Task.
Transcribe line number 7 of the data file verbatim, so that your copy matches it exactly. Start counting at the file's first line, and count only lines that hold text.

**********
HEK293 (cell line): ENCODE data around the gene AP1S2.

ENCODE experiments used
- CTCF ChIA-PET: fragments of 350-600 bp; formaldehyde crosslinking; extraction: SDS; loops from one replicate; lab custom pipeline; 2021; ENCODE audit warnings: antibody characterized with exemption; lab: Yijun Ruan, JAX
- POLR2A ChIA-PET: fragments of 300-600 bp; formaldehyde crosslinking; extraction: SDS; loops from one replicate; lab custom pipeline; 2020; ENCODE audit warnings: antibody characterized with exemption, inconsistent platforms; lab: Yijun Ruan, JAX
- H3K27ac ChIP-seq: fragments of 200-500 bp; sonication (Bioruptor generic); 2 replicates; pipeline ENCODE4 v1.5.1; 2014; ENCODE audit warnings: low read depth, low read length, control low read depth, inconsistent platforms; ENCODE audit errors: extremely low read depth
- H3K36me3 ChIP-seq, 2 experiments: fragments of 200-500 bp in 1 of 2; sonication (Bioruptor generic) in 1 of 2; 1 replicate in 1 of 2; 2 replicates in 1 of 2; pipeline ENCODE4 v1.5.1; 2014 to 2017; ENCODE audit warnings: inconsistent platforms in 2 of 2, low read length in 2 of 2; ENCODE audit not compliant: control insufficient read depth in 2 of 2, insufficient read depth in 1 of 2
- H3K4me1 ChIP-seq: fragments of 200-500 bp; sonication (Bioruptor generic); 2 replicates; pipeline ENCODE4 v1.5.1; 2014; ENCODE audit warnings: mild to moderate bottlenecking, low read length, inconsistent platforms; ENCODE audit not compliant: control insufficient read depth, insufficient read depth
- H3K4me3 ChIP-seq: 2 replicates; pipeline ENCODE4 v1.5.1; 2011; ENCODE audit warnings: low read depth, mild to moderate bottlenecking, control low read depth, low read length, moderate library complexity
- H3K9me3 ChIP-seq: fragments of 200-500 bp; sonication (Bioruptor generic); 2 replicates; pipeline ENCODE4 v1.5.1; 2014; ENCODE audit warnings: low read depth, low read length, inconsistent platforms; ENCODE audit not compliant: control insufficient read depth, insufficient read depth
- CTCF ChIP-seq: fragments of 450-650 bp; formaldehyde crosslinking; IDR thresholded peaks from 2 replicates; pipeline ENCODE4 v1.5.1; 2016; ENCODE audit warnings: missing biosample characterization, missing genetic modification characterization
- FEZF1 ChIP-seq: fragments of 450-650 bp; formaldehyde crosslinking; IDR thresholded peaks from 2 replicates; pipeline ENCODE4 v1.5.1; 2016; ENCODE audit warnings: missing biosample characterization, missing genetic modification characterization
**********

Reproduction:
- H3K4me1 ChIP-seq: fragments of 200-500 bp; sonication (Bioruptor generic); 2 replicates; pipeline ENCODE4 v1.5.1; 2014; ENCODE audit warnings: mild to moderate bottlenecking, low read length, inconsistent platforms; ENCODE audit not compliant: control insufficient read depth, insufficient read depth